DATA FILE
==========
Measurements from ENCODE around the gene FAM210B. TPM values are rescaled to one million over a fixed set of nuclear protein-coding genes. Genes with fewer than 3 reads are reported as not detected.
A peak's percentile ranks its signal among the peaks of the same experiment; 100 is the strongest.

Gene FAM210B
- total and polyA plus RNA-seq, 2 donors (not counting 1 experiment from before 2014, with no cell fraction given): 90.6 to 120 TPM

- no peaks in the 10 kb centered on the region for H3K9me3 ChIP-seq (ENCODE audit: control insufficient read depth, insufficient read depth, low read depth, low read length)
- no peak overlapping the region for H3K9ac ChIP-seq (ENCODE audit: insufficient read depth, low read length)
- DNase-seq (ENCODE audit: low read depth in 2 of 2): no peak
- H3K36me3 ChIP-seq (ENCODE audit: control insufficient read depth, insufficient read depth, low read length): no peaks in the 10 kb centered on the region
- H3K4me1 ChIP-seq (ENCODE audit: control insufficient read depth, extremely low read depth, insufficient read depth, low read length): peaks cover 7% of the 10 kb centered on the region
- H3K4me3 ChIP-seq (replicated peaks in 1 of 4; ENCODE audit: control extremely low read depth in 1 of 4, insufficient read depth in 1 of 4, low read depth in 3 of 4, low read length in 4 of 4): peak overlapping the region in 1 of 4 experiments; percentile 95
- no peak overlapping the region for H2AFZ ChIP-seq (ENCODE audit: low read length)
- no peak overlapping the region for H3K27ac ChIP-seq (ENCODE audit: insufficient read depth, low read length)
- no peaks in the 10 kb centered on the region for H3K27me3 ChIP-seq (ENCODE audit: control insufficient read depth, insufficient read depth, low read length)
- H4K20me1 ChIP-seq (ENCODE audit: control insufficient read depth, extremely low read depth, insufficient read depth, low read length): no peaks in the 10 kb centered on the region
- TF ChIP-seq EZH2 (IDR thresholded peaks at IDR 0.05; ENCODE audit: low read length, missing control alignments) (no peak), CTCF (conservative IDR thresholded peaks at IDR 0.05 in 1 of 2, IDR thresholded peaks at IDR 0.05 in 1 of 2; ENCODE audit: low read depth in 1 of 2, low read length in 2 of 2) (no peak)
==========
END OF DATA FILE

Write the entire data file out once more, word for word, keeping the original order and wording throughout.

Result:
Measurements from ENCODE around the gene FAM210B. TPM values are rescaled to one million over a fixed set of nuclear protein-coding genes. Genes with fewer than 3 reads are reported as not detected.
A peak's percentile ranks its signal among the peaks of the same experiment; 100 is the strongest.

Gene FAM210B
- total and polyA plus RNA-seq, 2 donors (not counting 1 experiment from before 2014, with no cell fraction given): 90.6 to 120 TPM

- no peaks in the 10 kb centered on the region for H3K9me3 ChIP-seq (ENCODE audit: control insufficient read depth, insufficient read depth, low read depth, low read length)
- no peak overlapping the region for H3K9ac ChIP-seq (ENCODE audit: insufficient read depth, low read length)
- DNase-seq (ENCODE audit: low read depth in 2 of 2): no peak
- H3K36me3 ChIP-seq (ENCODE audit: control insufficient read depth, insufficient read depth, low read length): no peaks in the 10 kb centered on the region
- H3K4me1 ChIP-seq (ENCODE audit: control insufficient read depth, extremely low read depth, insufficient read depth, low read length): peaks cover 7% of the 10 kb centered on the region
- H3K4me3 ChIP-seq (replicated peaks in 1 of 4; ENCODE audit: control extremely low read depth in 1 of 4, insufficient read depth in 1 of 4, low read depth in 3 of 4, low read length in 4 of 4): peak overlapping the region in 1 of 4 experiments; percentile 95
- no peak overlapping the region for H2AFZ ChIP-seq (ENCODE audit: low read length)
- no peak overlapping the region for H3K27ac ChIP-seq (ENCODE audit: insufficient read depth, low read length)
- no peaks in the 10 kb centered on the region for H3K27me3 ChIP-seq (ENCODE audit: control insufficient read depth, insufficient read depth, low read length)
- H4K20me1 ChIP-seq (ENCODE audit: control insufficient read depth, extremely low read depth, insufficient read depth, low read length): no peaks in the 10 kb centered on the region
- TF ChIP-seq EZH2 (IDR thresholded peaks at IDR 0.05; ENCODE audit: low read length, missing control alignments) (no peak), CTCF (conservative IDR thresholded peaks at IDR 0.05 in 1 of 2, IDR thresholded peaks at IDR 0.05 in 1 of 2; ENCODE audit: low read depth in 1 of 2, low read length in 2 of 2) (no peak)